I’ve since amended my post to remove the term “omiero” because, in short, I was wrong to use it.

The same Tata Quimbanda I mentioned is also a Santero, an initiate in Santeria, and I noticed shortly after my post that he started a discussion on Facebook about what an omiero really is.  After reading that discussion and talking with several other Santero friends of mine, I’ve since learned that what Aaron Leitch describes as an “omiero” is no such thing.  The term is strictly relegated to the practices of Santeria and Ocha, pretty much, and it is something far more than an herbal wash or herbal water.  Even with the praying of psalms or other incantations, it’s not an omiero unless it’s done in a Santeria manner.  To call something a “Solomonic omiero” is crossing the streams too much to be correct, and it’d be like saying something is a “Tibetan rosary” (the rosary being relegated to Catholic practices) or a “European shaman” (shaman being relegated to Central Asian religions).  Yeah, you might get your point across, but it’s not a proper use of the term.

What I was describing was an herbal wash or an herbal water: water with herbs crushed into it, perhaps with prayers said over it as one might do with many things in many traditions.  An omiero isn’t just that: the process of making an omiero and the precise nature and uses of it are oathbound knowledge kept by initiates in Santeria, but it’s made in a specific manner that isn’t found outside Santeria.  Plus, while an omiero can be used as a bath for some purposes, that’s not what it’s usually made for, and can be described as a type of “amniotic fluid” for the orisha in Santeria rituals.  If you’re not an initiate in Santeria, you’re pretty much guaranteed to not know how to make an omiero and are not supposed to use it on your own.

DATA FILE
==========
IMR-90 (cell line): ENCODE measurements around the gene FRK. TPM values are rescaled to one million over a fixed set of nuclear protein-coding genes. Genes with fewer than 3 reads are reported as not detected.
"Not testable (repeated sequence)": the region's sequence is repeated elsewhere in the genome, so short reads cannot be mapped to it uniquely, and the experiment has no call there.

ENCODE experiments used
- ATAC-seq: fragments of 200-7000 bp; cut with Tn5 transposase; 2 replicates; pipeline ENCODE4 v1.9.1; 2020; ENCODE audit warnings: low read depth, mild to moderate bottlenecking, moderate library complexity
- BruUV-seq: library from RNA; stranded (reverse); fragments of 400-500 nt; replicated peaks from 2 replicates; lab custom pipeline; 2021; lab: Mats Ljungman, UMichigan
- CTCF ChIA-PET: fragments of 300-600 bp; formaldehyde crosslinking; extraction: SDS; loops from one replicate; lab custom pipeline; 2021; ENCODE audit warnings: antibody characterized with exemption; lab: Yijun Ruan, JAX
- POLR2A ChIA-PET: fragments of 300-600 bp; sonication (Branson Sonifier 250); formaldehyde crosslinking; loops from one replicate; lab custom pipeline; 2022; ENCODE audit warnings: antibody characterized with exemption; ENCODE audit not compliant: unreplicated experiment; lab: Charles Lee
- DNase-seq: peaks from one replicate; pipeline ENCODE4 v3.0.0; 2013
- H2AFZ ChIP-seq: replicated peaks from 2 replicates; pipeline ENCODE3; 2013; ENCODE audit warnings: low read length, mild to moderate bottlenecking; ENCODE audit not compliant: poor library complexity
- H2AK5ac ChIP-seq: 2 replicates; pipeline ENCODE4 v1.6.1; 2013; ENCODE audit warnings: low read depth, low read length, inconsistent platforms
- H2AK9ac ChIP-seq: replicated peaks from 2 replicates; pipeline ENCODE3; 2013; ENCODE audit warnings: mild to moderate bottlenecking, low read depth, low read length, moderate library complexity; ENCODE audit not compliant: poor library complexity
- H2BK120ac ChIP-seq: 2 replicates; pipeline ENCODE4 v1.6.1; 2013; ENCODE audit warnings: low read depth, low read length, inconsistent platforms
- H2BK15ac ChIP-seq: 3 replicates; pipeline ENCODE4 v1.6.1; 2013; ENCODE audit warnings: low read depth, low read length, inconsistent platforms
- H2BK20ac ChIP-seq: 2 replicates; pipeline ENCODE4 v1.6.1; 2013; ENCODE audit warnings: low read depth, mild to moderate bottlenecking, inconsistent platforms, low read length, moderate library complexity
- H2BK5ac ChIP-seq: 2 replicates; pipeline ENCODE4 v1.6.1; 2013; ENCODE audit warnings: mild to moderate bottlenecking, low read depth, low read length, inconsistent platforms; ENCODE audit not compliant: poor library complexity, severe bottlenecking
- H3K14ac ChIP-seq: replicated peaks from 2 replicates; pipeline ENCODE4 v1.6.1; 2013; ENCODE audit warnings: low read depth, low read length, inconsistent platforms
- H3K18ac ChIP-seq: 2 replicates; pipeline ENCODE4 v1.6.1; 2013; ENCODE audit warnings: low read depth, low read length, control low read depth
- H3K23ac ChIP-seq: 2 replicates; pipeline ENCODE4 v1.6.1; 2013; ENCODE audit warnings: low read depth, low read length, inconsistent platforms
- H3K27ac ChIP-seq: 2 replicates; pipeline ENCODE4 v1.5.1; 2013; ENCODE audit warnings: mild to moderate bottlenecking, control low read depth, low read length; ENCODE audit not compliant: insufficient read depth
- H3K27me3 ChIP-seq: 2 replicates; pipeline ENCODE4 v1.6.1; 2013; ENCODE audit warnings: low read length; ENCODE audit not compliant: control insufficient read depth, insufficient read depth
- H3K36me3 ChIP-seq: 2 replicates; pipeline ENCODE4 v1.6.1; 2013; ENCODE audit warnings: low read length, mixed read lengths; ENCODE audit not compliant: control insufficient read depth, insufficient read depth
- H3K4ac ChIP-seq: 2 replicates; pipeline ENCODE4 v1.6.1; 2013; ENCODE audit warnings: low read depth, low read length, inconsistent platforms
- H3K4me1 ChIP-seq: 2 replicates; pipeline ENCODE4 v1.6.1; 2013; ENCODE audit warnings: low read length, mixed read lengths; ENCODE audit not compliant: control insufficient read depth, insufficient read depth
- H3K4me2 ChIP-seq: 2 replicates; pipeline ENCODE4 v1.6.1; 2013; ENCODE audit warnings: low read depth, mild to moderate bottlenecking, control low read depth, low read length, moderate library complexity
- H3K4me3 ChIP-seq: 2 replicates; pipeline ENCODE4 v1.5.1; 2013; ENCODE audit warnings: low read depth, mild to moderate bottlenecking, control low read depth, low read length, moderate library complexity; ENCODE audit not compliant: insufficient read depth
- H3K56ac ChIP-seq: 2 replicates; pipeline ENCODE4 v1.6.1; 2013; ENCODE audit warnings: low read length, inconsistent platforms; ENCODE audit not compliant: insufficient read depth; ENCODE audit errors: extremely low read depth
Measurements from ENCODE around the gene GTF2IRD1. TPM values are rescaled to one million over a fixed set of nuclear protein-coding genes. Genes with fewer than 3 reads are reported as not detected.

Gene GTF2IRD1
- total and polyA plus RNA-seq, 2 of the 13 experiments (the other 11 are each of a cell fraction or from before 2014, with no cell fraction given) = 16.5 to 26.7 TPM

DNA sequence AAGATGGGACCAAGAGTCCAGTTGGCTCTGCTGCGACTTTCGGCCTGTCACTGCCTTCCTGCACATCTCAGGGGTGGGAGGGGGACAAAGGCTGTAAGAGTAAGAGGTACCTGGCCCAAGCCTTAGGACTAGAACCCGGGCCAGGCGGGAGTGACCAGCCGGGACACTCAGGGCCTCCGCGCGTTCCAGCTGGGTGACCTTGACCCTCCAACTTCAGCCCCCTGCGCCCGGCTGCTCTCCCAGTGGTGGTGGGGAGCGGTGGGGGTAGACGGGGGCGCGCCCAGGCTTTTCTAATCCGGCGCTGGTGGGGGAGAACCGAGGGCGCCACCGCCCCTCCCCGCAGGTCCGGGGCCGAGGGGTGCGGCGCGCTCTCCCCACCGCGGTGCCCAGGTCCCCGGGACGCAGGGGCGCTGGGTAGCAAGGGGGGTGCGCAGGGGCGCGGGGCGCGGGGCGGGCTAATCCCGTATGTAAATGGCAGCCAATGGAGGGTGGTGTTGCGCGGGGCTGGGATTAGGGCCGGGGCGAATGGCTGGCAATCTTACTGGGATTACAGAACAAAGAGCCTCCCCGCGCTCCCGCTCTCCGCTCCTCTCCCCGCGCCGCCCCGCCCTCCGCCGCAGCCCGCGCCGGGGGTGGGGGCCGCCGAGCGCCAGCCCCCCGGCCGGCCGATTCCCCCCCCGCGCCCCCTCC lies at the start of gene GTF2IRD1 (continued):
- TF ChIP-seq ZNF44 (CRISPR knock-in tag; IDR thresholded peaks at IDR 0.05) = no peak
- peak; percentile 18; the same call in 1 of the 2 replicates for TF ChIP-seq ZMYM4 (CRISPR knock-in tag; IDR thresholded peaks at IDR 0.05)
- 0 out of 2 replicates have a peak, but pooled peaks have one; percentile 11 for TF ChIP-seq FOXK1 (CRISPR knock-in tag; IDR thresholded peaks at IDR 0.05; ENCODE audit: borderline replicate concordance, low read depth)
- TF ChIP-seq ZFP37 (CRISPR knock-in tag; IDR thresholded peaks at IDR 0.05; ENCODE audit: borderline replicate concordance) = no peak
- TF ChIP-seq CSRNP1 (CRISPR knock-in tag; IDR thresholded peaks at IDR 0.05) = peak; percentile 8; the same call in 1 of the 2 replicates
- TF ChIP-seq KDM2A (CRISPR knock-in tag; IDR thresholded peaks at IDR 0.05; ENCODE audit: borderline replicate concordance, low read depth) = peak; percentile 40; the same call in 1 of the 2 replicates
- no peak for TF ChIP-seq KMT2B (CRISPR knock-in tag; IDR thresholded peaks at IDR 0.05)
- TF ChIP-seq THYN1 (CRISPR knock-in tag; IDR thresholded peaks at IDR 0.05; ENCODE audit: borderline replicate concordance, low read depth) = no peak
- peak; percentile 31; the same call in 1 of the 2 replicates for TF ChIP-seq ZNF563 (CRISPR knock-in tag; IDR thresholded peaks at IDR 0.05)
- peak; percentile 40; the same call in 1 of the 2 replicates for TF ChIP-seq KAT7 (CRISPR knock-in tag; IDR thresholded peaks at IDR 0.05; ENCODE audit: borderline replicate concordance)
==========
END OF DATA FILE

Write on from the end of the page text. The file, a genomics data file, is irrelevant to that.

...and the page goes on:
I admit I was wrong to use this term, and I’d like to correct the use of this term in the broader occult blogosphere, much as Kalagni over at Blue Flame Magick did with the term “tulpa” (if you think you know how this term works, think again and read Kalagni’s post).  It pays to be correct, guys.  Appropriating this term isn’t really doing yourself, your work, or the original tradition it came from any favors.

PSA: Ritual Baths

Just a heads up for you all, darlings: when you next want to take a ritual bath in preparation for some ritual, event, or other, feel free to try any of the following:

  • Pray over the water.
  • Mix in a powder, salt, gel, or some other dry or semi-dry ingredient that is water soluble.
  • Mix in holy water, a tincture or tisane or hydrosol of some herb, or some other liquid.
  • Mix in consecrated oil, ritual soap, or body wash.

Do not:

  • Mix in herbs or crushed dry petals.

Because let me tell you, having to comb out tiny flecks of rose petals from your pubes and ruin the lovely scent of sandalwood in the air with the odors of Draino after the bath is not a pleasant experience.